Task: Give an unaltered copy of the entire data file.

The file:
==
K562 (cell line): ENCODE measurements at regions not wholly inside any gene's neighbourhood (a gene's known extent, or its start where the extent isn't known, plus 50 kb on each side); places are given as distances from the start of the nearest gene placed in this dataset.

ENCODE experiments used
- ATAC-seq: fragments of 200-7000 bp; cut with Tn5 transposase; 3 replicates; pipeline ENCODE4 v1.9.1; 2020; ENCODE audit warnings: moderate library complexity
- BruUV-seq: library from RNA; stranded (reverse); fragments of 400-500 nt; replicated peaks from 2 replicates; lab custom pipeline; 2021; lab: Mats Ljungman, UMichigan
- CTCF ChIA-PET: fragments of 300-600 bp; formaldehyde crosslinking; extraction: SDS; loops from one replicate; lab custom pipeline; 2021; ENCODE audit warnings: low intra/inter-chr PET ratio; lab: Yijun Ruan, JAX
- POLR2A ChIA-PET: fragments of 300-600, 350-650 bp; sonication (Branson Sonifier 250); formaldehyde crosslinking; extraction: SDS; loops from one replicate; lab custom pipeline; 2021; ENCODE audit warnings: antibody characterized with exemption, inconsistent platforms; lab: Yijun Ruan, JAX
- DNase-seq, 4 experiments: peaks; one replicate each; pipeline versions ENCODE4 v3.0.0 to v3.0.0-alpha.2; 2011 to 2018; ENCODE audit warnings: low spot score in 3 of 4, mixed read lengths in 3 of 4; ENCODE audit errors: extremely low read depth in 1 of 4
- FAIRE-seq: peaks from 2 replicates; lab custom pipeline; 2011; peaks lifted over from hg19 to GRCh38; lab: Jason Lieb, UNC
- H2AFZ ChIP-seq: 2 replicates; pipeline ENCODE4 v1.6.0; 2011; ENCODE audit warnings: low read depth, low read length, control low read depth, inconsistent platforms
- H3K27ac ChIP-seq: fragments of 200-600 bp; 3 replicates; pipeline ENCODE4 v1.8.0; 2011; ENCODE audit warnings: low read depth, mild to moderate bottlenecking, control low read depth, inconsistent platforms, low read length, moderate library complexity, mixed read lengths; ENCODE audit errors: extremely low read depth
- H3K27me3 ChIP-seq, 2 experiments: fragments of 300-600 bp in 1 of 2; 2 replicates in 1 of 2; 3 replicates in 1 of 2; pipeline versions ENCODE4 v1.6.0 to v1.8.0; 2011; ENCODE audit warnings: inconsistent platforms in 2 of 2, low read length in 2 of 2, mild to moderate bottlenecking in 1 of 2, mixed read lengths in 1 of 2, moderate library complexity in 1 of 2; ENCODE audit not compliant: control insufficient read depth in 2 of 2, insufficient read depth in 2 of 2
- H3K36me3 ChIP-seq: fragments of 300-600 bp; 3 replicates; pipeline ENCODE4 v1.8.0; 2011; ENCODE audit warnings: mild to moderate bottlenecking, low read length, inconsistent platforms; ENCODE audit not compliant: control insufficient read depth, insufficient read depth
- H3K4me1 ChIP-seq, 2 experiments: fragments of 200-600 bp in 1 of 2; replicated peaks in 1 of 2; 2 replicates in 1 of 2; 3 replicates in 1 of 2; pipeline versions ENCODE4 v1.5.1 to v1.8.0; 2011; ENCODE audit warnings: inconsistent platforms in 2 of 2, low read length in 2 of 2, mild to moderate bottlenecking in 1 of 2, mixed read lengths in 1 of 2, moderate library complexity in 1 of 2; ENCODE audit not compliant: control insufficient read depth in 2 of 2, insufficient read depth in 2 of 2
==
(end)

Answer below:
K562 (cell line): ENCODE measurements at regions not wholly inside any gene's neighbourhood (a gene's known extent, or its start where the extent isn't known, plus 50 kb on each side); places are given as distances from the start of the nearest gene placed in this dataset.

ENCODE experiments used
- ATAC-seq: fragments of 200-7000 bp; cut with Tn5 transposase; 3 replicates; pipeline ENCODE4 v1.9.1; 2020; ENCODE audit warnings: moderate library complexity
- BruUV-seq: library from RNA; stranded (reverse); fragments of 400-500 nt; replicated peaks from 2 replicates; lab custom pipeline; 2021; lab: Mats Ljungman, UMichigan
- CTCF ChIA-PET: fragments of 300-600 bp; formaldehyde crosslinking; extraction: SDS; loops from one replicate; lab custom pipeline; 2021; ENCODE audit warnings: low intra/inter-chr PET ratio; lab: Yijun Ruan, JAX
- POLR2A ChIA-PET: fragments of 300-600, 350-650 bp; sonication (Branson Sonifier 250); formaldehyde crosslinking; extraction: SDS; loops from one replicate; lab custom pipeline; 2021; ENCODE audit warnings: antibody characterized with exemption, inconsistent platforms; lab: Yijun Ruan, JAX
- DNase-seq, 4 experiments: peaks; one replicate each; pipeline versions ENCODE4 v3.0.0 to v3.0.0-alpha.2; 2011 to 2018; ENCODE audit warnings: low spot score in 3 of 4, mixed read lengths in 3 of 4; ENCODE audit errors: extremely low read depth in 1 of 4
- FAIRE-seq: peaks from 2 replicates; lab custom pipeline; 2011; peaks lifted over from hg19 to GRCh38; lab: Jason Lieb, UNC
- H2AFZ ChIP-seq: 2 replicates; pipeline ENCODE4 v1.6.0; 2011; ENCODE audit warnings: low read depth, low read length, control low read depth, inconsistent platforms
- H3K27ac ChIP-seq: fragments of 200-600 bp; 3 replicates; pipeline ENCODE4 v1.8.0; 2011; ENCODE audit warnings: low read depth, mild to moderate bottlenecking, control low read depth, inconsistent platforms, low read length, moderate library complexity, mixed read lengths; ENCODE audit errors: extremely low read depth
- H3K27me3 ChIP-seq, 2 experiments: fragments of 300-600 bp in 1 of 2; 2 replicates in 1 of 2; 3 replicates in 1 of 2; pipeline versions ENCODE4 v1.6.0 to v1.8.0; 2011; ENCODE audit warnings: inconsistent platforms in 2 of 2, low read length in 2 of 2, mild to moderate bottlenecking in 1 of 2, mixed read lengths in 1 of 2, moderate library complexity in 1 of 2; ENCODE audit not compliant: control insufficient read depth in 2 of 2, insufficient read depth in 2 of 2
- H3K36me3 ChIP-seq: fragments of 300-600 bp; 3 replicates; pipeline ENCODE4 v1.8.0; 2011; ENCODE audit warnings: mild to moderate bottlenecking, low read length, inconsistent platforms; ENCODE audit not compliant: control insufficient read depth, insufficient read depth
- H3K4me1 ChIP-seq, 2 experiments: fragments of 200-600 bp in 1 of 2; replicated peaks in 1 of 2; 2 replicates in 1 of 2; 3 replicates in 1 of 2; pipeline versions ENCODE4 v1.5.1 to v1.8.0; 2011; ENCODE audit warnings: inconsistent platforms in 2 of 2, low read length in 2 of 2, mild to moderate bottlenecking in 1 of 2, mixed read lengths in 1 of 2, moderate library complexity in 1 of 2; ENCODE audit not compliant: control insufficient read depth in 2 of 2, insufficient read depth in 2 of 2